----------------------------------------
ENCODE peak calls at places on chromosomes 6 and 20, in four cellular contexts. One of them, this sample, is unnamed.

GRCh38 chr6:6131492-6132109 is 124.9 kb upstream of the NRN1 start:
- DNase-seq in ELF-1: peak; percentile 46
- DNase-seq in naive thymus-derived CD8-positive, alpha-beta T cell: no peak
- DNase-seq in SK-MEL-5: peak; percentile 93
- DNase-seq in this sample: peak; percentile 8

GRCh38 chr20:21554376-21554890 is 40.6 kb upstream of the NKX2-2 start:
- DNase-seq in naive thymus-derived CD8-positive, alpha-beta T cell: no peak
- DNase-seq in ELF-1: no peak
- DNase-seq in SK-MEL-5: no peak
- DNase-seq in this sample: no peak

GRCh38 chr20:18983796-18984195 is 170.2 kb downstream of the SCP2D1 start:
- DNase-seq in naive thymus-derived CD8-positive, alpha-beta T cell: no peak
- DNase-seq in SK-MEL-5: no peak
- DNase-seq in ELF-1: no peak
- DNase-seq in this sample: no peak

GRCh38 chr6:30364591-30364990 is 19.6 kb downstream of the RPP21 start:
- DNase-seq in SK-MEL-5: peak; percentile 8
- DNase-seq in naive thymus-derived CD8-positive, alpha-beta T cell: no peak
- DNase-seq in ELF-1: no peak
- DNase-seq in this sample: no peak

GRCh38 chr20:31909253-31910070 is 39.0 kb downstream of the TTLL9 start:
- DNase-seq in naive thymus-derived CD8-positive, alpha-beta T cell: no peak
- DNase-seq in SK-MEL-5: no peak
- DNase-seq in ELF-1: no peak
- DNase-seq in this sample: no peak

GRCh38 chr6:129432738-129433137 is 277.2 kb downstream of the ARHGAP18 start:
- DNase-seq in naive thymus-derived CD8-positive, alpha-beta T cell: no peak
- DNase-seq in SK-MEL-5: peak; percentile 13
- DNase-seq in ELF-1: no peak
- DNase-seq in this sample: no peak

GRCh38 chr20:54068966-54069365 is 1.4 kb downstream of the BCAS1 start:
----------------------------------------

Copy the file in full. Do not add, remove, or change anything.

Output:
ENCODE peak calls at places on chromosomes 6 and 20, in four cellular contexts. One of them, this sample, is unnamed.

GRCh38 chr6:6131492-6132109 is 124.9 kb upstream of the NRN1 start:
- DNase-seq in ELF-1: peak; percentile 46
- DNase-seq in naive thymus-derived CD8-positive, alpha-beta T cell: no peak
- DNase-seq in SK-MEL-5: peak; percentile 93
- DNase-seq in this sample: peak; percentile 8

GRCh38 chr20:21554376-21554890 is 40.6 kb upstream of the NKX2-2 start:
- DNase-seq in naive thymus-derived CD8-positive, alpha-beta T cell: no peak
- DNase-seq in ELF-1: no peak
- DNase-seq in SK-MEL-5: no peak
- DNase-seq in this sample: no peak

GRCh38 chr20:18983796-18984195 is 170.2 kb downstream of the SCP2D1 start:
- DNase-seq in naive thymus-derived CD8-positive, alpha-beta T cell: no peak
- DNase-seq in SK-MEL-5: no peak
- DNase-seq in ELF-1: no peak
- DNase-seq in this sample: no peak

GRCh38 chr6:30364591-30364990 is 19.6 kb downstream of the RPP21 start:
- DNase-seq in SK-MEL-5: peak; percentile 8
- DNase-seq in naive thymus-derived CD8-positive, alpha-beta T cell: no peak
- DNase-seq in ELF-1: no peak
- DNase-seq in this sample: no peak

GRCh38 chr20:31909253-31910070 is 39.0 kb downstream of the TTLL9 start:
- DNase-seq in naive thymus-derived CD8-positive, alpha-beta T cell: no peak
- DNase-seq in SK-MEL-5: no peak
- DNase-seq in ELF-1: no peak
- DNase-seq in this sample: no peak

GRCh38 chr6:129432738-129433137 is 277.2 kb downstream of the ARHGAP18 start:
- DNase-seq in naive thymus-derived CD8-positive, alpha-beta T cell: no peak
- DNase-seq in SK-MEL-5: peak; percentile 13
- DNase-seq in ELF-1: no peak
- DNase-seq in this sample: no peak

GRCh38 chr20:54068966-54069365 is 1.4 kb downstream of the BCAS1 start: